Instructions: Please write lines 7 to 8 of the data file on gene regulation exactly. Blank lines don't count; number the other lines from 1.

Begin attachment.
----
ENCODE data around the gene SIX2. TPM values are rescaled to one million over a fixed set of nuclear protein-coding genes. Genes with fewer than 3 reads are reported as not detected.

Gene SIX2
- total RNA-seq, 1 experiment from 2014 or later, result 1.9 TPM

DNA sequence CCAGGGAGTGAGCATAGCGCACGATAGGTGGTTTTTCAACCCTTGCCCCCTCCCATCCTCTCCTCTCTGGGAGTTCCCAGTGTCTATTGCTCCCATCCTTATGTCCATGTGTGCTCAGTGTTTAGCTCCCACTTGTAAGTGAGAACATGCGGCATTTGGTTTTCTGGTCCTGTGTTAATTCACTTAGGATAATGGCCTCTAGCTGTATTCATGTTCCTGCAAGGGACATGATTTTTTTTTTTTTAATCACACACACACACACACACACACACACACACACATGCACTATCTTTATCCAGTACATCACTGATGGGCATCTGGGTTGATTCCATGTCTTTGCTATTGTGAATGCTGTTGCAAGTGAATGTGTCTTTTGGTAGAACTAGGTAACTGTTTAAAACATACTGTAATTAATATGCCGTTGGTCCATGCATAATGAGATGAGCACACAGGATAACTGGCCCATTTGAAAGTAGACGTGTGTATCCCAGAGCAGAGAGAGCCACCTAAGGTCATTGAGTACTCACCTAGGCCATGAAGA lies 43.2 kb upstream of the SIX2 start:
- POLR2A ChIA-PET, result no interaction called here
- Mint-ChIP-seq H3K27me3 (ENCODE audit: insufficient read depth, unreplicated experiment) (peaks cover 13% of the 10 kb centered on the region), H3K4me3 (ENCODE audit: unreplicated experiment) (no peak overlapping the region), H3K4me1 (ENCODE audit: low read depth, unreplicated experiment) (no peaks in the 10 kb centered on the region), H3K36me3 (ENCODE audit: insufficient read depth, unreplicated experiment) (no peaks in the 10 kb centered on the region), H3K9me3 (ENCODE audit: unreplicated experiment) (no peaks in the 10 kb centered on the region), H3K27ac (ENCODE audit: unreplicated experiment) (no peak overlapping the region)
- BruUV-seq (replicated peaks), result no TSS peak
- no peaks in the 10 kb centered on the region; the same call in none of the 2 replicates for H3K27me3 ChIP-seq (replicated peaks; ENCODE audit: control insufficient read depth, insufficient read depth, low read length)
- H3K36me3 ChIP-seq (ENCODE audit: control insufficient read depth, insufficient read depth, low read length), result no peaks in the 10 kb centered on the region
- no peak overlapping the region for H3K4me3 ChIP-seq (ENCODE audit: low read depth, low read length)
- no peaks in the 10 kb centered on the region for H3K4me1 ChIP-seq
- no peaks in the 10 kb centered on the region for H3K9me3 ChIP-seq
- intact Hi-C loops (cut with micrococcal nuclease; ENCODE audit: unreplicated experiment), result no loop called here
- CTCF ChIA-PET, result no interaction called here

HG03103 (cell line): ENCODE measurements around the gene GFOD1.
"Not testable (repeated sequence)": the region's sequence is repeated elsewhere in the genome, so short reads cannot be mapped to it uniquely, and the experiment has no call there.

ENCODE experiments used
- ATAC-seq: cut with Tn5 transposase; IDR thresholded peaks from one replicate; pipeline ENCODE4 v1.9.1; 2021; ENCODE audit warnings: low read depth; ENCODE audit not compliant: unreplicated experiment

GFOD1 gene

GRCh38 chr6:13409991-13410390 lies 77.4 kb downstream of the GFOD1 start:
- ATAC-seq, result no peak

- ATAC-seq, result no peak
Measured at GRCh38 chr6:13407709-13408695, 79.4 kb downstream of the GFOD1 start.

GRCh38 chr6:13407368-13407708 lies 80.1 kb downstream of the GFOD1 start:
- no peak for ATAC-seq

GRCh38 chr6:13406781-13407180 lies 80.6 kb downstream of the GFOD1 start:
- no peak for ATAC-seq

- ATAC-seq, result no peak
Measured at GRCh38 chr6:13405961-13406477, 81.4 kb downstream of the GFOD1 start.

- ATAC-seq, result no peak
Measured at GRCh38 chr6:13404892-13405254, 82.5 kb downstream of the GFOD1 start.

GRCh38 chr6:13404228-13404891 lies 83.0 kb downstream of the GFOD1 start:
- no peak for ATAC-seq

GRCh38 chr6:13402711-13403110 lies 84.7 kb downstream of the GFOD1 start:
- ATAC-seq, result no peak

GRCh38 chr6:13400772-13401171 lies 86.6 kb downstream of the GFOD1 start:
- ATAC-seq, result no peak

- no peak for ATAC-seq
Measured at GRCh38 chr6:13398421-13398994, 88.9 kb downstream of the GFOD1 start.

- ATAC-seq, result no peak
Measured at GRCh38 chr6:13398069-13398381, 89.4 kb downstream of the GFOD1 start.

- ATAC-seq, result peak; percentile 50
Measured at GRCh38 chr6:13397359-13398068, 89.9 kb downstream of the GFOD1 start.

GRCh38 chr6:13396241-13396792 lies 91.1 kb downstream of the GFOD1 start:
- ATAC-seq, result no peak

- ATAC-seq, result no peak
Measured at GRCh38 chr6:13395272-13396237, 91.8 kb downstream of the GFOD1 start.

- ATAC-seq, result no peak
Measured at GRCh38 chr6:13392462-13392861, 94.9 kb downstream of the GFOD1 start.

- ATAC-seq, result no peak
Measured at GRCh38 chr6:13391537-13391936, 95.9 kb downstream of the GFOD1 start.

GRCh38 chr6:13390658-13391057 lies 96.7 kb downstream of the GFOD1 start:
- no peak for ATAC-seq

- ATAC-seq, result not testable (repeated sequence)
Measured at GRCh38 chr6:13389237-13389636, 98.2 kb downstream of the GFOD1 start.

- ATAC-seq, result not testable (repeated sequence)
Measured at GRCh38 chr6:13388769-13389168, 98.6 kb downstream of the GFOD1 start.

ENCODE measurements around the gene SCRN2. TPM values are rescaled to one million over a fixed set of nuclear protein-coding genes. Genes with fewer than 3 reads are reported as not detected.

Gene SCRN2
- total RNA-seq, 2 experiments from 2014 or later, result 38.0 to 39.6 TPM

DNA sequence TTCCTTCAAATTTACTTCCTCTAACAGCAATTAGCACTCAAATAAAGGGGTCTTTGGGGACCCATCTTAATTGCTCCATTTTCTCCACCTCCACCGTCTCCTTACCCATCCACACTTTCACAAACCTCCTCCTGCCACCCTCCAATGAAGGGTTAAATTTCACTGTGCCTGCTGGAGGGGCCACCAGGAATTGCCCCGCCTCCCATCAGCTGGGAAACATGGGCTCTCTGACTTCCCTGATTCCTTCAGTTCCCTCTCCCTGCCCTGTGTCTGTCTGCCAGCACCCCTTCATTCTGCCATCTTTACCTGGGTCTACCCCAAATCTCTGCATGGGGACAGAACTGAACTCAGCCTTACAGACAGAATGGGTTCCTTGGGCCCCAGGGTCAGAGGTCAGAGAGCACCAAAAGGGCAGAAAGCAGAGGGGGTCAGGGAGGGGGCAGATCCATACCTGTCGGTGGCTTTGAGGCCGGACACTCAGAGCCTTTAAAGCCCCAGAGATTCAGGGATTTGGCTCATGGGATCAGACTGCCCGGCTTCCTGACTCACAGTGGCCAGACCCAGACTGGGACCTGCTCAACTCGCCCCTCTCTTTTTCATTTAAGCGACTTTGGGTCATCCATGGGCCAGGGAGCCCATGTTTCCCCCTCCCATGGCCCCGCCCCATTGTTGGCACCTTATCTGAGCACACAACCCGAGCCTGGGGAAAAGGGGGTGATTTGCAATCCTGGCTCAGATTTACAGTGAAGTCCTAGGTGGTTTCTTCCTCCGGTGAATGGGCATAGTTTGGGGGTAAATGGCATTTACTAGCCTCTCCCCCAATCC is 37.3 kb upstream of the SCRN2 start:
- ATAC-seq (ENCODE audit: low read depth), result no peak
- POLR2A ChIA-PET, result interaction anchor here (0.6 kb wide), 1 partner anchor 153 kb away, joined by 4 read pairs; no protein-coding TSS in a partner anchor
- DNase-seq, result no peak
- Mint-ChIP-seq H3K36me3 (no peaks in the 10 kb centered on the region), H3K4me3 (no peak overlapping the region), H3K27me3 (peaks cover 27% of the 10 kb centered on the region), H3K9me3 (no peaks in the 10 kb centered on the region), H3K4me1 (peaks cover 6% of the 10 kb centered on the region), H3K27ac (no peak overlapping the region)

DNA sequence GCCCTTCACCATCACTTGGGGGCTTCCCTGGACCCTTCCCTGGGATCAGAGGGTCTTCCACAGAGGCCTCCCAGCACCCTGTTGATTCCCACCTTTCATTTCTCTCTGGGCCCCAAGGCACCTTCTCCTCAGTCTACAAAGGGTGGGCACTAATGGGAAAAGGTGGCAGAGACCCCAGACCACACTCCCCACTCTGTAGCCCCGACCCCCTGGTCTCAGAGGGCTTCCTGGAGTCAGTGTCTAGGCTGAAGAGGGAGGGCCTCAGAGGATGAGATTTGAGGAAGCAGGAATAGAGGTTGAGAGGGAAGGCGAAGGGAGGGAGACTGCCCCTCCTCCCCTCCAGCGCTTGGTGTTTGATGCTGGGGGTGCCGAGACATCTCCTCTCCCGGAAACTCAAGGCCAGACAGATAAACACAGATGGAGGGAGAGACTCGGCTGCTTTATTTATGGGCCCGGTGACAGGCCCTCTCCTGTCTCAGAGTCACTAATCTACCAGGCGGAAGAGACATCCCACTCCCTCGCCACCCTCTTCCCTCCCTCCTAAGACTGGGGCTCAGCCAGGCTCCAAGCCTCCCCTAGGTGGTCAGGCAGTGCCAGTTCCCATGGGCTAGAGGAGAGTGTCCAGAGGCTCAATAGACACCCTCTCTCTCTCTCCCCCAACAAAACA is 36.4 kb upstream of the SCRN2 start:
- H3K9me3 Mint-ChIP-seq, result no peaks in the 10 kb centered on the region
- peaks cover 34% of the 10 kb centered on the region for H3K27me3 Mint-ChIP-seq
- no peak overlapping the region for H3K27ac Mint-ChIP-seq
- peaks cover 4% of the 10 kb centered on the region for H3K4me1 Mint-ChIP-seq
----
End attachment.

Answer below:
- BruUV-seq (replicated peaks), result no TSS peak
- no peaks in the 10 kb centered on the region; the same call in none of the 2 replicates for H3K27me3 ChIP-seq (replicated peaks; ENCODE audit: control insufficient read depth, insufficient read depth, low read length)